1-4 Surface Grinding of Gravel for Waste Reduction and Reuse

-Decontamination Test of Gravel by General-Purpose Machine-

Fig.1-8 Decontamination test by milling method

Fig.1-8 Decontamination test by milling method

We tested gravel decontamination using a general-purpose barrel finishing machine with 20 kg of gravel, 20ℓ of water, 150 rounds per min, and 20–60 min of grinding time per batch.

 

Fig.1-9 Relationship between grinding rate and reduction rate

Fig.1-9 Relationship between grinding rate and reduction rate

In this test, we confirmed a reduction rate of up to 66% relative to the surface dose rate. We will research the correlation between the ground amount and reduction rate to determine the reduction effect if the ground amount increases.

 

Fig.1-10 Distribution state of radioactive cesium before and after testing

Fig.1-10 Distribution state of radioactive cesium before and after testing

Using an IP, we confirmed that Cs gathers mainly in the black mica parts and decreases in the ground parts of the gravel after decontamination (grinding time is 20 min).

In houses and public facilities, gravel (pebbles, etc.) with radioactive cesium (Cs) is laid on. To reduce the air dose rate, the gravel is stripped and led to waste. Gravel with low-level contamination is reused after high-pressure water washing to remove fine-grained soil attached to its surface. Considering the high price of gravel compared to that of crushed stone and the need for waste reduction, an effective method of decontaminating gravel with high-level contamination is expected to be selected.

Surface grinding of gravel has the potential for producing a strong decontamination effect. Therefore, we tried to find an effective procedure for decontaminating gravel by rubbing it against itself using a milling method in which the grinding time and amount of water added are varied.

We observed the condition of gravel during and after the test and confirmed that the surface of the gravel was ground properly (Fig.1-8). However, in this test, there were no ground parts on the concave regions of the gravel because the milling was done with only gravel and water, without grinding material.

The test results were as follows. When the grinding time was 20 min, the mean grinding rate was about 4%, and the mean reduction rate of the surface dose rate was about 37%. Furthermore, when the grinding time was 60 min, the mean grinding rate was about 10%, and the mean reduction rate of the surface dose rate of the gravel was about 60% (up to 66%). Both of these rates were low for these grinding times (Fig.1-9).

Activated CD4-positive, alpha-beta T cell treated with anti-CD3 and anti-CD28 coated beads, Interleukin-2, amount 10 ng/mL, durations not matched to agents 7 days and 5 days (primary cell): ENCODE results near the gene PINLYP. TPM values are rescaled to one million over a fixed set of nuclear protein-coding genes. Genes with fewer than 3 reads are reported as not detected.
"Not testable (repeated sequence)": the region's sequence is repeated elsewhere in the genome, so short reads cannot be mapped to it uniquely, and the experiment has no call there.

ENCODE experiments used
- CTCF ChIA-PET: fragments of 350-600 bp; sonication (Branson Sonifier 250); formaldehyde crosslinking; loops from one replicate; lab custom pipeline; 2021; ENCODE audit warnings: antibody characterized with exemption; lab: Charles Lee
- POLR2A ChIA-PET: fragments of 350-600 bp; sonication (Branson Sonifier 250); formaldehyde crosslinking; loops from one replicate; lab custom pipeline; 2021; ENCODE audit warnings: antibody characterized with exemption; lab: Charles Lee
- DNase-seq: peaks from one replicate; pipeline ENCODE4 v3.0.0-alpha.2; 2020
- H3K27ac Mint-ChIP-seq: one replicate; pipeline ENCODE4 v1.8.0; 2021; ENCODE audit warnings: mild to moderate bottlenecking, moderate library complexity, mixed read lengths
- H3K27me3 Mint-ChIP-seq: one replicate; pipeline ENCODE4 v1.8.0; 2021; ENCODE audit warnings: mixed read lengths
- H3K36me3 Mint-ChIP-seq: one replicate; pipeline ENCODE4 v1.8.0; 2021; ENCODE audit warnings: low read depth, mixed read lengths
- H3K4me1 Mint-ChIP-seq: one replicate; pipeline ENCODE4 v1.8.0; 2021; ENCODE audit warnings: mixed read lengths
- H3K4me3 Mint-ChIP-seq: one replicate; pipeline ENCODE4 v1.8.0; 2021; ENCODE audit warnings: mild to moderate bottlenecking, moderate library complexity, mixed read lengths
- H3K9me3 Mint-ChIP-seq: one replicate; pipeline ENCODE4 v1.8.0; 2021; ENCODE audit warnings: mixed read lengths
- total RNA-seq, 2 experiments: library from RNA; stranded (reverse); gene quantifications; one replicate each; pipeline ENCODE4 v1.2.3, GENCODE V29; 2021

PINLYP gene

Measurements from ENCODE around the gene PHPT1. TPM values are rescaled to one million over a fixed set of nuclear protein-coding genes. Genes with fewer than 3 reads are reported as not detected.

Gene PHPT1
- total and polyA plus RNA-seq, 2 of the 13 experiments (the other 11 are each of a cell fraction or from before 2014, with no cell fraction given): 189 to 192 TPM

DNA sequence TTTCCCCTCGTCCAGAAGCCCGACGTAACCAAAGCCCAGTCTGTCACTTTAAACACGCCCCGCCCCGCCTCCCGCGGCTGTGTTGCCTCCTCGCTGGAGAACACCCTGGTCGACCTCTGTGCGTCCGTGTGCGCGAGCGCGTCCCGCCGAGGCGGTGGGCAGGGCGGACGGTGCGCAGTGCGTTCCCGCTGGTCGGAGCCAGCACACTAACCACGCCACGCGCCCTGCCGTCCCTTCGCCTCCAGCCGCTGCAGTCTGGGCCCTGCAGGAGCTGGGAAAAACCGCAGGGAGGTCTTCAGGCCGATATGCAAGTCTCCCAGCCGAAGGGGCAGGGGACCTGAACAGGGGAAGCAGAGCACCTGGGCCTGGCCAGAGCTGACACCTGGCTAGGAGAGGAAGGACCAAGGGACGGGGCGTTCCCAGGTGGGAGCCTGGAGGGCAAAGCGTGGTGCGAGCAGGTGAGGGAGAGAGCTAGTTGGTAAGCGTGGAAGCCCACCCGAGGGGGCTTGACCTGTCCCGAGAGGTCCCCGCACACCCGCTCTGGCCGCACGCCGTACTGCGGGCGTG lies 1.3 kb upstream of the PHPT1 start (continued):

To confirm the cause of the low reduction rate, we observed the distribution of Cs in the gravel before and after decontamination using an imaging plate (IP). By comparing the observation of a cross-section of gravel (granite) that was sliced in half and imaging graphics obtained with the IP (Fig.1-10), we confirmed that the Cs was mostly attached to the black mica around the surface of the gravel and penetrated slightly below the surface.

In this test, we used gravel that had been laid on heavily in the garden and rooftop of Rifure-Tomioka. It took considerable time to grind the gravel because it was slightly harder than the gravel that was bought for a mock test. Furthermore, the reduction rate became lower than expected because the gravel contained mica, which tended to absorb Cs. Various types of gravel are laid on in houses. The color, shape, size, and hardness of the gravel vary, so we must select reasonable conditions for decontamination work. On the basis of the result of this test, we will research decontamination methods and conditions for reusing gravel and reducing waste.


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